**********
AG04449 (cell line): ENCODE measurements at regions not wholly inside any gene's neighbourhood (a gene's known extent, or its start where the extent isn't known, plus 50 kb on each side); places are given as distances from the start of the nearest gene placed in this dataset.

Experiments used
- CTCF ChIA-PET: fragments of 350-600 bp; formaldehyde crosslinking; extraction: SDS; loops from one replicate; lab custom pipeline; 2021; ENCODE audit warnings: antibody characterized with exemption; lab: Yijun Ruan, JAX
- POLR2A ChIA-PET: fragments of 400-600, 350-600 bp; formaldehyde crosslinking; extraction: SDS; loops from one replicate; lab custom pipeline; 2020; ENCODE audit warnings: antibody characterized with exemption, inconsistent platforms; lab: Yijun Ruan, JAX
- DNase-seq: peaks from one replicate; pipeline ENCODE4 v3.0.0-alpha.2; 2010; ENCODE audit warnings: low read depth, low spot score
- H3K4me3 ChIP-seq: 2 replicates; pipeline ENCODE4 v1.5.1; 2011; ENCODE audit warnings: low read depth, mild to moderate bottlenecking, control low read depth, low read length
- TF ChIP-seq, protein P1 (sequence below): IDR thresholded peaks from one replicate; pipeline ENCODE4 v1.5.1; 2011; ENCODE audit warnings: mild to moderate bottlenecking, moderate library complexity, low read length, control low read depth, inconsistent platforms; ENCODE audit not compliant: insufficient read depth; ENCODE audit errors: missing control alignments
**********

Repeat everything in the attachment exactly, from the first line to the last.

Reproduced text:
AG04449 (cell line): ENCODE measurements at regions not wholly inside any gene's neighbourhood (a gene's known extent, or its start where the extent isn't known, plus 50 kb on each side); places are given as distances from the start of the nearest gene placed in this dataset.

Experiments used
- CTCF ChIA-PET: fragments of 350-600 bp; formaldehyde crosslinking; extraction: SDS; loops from one replicate; lab custom pipeline; 2021; ENCODE audit warnings: antibody characterized with exemption; lab: Yijun Ruan, JAX
- POLR2A ChIA-PET: fragments of 400-600, 350-600 bp; formaldehyde crosslinking; extraction: SDS; loops from one replicate; lab custom pipeline; 2020; ENCODE audit warnings: antibody characterized with exemption, inconsistent platforms; lab: Yijun Ruan, JAX
- DNase-seq: peaks from one replicate; pipeline ENCODE4 v3.0.0-alpha.2; 2010; ENCODE audit warnings: low read depth, low spot score
- H3K4me3 ChIP-seq: 2 replicates; pipeline ENCODE4 v1.5.1; 2011; ENCODE audit warnings: low read depth, mild to moderate bottlenecking, control low read depth, low read length
- TF ChIP-seq, protein P1 (sequence below): IDR thresholded peaks from one replicate; pipeline ENCODE4 v1.5.1; 2011; ENCODE audit warnings: mild to moderate bottlenecking, moderate library complexity, low read length, control low read depth, inconsistent platforms; ENCODE audit not compliant: insufficient read depth; ENCODE audit errors: missing control alignments